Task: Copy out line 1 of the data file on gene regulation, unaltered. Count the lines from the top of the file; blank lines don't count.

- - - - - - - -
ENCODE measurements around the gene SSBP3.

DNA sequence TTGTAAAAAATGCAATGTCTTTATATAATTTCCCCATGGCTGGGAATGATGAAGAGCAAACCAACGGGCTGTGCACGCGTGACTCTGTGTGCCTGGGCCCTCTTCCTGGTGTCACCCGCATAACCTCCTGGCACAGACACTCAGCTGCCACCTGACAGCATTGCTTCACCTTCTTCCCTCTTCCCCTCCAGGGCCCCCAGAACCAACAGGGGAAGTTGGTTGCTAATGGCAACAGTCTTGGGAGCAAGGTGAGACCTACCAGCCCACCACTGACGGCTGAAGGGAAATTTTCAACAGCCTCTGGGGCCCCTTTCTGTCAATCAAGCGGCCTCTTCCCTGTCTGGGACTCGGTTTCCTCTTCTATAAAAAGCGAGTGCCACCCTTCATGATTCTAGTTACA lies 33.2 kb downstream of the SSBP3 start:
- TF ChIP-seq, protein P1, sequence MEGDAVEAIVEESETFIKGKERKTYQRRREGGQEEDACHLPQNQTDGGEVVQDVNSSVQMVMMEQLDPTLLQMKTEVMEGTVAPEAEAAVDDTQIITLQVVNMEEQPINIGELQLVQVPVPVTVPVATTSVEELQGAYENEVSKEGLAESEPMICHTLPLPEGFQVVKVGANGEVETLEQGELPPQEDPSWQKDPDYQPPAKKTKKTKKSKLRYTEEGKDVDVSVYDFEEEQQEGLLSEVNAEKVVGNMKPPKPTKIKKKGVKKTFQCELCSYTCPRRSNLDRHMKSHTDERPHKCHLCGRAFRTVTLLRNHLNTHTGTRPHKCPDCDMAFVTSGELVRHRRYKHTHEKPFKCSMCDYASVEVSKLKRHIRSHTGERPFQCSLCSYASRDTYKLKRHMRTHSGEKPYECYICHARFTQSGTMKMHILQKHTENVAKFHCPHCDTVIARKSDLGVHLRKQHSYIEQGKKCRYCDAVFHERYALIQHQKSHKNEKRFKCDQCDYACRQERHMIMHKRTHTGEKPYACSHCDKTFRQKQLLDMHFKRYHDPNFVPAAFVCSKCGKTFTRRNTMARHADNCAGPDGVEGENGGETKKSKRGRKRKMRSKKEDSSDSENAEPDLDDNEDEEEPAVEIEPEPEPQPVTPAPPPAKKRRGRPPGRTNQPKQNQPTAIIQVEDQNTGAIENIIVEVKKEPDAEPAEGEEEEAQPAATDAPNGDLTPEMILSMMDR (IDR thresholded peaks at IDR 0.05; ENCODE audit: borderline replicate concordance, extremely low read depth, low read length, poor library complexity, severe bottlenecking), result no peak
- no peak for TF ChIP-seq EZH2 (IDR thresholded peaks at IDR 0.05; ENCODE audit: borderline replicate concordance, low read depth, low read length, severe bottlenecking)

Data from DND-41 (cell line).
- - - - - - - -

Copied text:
ENCODE measurements around the gene SSBP3.